[Reprinted from The Ladies' repository: a monthly periodical, devoted to literature, arts, and religion. February 1844, vol. 4, iss. 2, Cincinnati: Methodist Episcopal Church. Etext produced by Jone Johnson Lewis, © 2004. All Rights Reserved.]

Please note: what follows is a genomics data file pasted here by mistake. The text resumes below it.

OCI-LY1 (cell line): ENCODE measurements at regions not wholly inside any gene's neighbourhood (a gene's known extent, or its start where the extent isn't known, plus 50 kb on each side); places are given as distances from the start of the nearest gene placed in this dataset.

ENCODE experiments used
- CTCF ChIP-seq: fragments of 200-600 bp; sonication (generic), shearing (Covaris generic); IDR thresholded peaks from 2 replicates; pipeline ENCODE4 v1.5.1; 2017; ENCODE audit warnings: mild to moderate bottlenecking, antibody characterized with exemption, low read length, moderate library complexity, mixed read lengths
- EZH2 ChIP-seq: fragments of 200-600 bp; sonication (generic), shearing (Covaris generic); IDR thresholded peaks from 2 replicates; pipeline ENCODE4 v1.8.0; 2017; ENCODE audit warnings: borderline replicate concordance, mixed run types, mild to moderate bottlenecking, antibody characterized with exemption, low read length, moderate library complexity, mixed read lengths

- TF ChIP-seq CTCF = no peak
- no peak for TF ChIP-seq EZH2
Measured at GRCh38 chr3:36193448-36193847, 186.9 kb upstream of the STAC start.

It is probably no uncommon thing for a woman to appeal to her husband, in the hearing of their children, to support her authority. This, I cannot help thinking, is one of the great mistakes she could make. He may, indeed, teach them the duty of respecting their mother; but for her, in their presence, to appeal for such aid, will be regarded by them as an acknowledgment of her inferiority in right or power to command their respect. And such an acknowledgment may detract more from their respect toward her, than his commands possibly add. She must command respect by her own conduct and dignity mainly, if she is to hope for it at all. She is herself to repress their incipient disrespect, and herself to punish the transgression in her own way. And I may here add, that one of the forms in which she will be first called upon to suppress their disrespect, is in forbidding them to say yes or no to her. Never should she suffer the use of either these stout little Saxon words to her. The child may at first mean no harm; but the bad effect will soon be apparent in him. Nor is a lesson or two on the subject sufficient. The error must always be corrected on the spot, or the bad habit will be formed. And here is another point in which mothers are more apt to fail than fathers; and hence a great cause of their diminished respect.